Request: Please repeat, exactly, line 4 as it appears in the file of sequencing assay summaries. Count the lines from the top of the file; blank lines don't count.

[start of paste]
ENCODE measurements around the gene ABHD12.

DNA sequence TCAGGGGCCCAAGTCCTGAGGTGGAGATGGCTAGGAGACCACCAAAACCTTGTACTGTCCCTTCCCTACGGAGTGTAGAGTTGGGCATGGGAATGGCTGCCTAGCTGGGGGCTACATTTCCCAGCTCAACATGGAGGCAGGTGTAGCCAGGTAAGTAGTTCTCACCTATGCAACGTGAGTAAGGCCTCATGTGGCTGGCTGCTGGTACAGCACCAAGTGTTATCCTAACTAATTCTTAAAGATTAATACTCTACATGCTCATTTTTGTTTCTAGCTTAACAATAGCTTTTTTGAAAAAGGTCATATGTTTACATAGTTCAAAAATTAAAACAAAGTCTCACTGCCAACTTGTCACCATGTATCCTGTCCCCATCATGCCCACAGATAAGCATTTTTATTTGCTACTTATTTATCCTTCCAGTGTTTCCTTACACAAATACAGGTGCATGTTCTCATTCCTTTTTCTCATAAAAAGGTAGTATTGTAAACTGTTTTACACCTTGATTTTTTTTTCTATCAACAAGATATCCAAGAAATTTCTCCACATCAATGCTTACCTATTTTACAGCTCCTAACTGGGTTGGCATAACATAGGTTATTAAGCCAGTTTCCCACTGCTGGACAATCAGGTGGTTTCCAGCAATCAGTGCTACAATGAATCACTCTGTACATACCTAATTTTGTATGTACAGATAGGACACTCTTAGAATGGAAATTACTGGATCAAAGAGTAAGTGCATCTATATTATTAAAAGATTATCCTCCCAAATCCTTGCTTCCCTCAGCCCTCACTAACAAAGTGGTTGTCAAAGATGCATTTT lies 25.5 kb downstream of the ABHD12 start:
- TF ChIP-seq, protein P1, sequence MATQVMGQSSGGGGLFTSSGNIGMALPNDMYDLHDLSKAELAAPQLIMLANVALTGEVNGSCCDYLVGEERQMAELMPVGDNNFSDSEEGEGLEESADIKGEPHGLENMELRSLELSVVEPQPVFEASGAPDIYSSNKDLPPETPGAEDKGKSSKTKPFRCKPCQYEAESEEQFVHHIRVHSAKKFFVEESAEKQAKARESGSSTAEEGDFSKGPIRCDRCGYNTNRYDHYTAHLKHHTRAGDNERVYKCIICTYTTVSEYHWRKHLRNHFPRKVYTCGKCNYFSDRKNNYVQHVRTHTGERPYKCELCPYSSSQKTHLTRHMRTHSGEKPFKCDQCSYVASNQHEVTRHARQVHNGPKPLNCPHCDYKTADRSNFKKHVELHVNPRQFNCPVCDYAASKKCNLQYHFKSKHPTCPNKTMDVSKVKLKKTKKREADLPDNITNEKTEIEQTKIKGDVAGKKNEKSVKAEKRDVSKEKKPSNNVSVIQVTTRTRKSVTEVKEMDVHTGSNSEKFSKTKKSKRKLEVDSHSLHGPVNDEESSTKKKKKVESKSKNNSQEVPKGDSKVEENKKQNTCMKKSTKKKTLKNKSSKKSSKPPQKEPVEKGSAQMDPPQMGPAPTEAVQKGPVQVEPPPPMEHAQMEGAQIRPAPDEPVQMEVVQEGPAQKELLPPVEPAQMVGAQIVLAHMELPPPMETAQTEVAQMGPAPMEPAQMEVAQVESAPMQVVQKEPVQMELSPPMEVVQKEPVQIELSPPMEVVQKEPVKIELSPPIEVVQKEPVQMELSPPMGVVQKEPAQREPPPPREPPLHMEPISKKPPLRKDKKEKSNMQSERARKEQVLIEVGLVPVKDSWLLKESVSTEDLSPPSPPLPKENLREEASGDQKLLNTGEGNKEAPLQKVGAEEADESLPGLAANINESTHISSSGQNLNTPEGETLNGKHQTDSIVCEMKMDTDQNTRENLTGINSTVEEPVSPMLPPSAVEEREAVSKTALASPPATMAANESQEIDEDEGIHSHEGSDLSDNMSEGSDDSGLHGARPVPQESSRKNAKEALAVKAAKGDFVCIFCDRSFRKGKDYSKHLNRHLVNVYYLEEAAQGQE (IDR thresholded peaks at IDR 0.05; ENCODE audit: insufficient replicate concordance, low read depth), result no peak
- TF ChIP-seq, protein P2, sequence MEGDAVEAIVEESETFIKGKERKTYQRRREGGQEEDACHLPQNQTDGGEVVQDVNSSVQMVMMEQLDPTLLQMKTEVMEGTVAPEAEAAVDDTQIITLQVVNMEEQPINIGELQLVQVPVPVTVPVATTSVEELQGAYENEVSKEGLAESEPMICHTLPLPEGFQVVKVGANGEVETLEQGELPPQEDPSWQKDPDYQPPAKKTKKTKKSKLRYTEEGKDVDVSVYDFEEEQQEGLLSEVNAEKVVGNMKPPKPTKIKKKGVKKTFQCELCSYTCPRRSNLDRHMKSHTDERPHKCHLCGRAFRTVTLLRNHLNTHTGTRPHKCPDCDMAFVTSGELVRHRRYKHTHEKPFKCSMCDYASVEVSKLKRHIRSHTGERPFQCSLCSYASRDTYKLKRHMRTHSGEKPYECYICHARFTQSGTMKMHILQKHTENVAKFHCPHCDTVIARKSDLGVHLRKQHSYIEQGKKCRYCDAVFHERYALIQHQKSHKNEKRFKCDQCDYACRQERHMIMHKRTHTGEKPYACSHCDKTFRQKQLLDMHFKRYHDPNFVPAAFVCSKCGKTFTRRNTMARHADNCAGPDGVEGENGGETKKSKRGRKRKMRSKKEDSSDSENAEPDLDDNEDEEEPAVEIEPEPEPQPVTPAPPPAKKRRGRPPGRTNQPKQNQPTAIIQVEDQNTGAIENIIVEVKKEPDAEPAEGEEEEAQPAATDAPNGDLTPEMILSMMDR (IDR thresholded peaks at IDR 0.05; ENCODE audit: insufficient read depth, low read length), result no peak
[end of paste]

- TF ChIP-seq, protein P2, sequence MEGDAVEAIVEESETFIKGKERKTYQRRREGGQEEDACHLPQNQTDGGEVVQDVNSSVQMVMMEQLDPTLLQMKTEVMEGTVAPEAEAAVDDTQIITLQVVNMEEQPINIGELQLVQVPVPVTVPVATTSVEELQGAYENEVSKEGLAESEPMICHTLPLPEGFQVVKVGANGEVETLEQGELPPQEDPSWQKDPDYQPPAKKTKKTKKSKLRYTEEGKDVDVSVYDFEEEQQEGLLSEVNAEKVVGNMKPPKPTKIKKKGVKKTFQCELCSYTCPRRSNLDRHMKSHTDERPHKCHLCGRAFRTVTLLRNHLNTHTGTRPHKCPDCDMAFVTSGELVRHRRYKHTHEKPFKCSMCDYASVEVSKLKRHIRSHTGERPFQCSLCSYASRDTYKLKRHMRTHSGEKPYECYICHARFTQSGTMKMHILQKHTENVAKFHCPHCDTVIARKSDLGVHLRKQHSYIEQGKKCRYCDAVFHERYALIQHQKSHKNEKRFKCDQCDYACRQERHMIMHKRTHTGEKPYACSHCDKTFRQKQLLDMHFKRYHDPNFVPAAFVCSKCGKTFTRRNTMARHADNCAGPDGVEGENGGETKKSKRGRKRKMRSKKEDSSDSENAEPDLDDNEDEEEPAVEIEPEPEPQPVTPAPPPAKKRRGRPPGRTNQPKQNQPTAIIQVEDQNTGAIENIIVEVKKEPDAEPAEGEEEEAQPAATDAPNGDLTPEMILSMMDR (IDR thresholded peaks at IDR 0.05; ENCODE audit: insufficient read depth, low read length), result no peak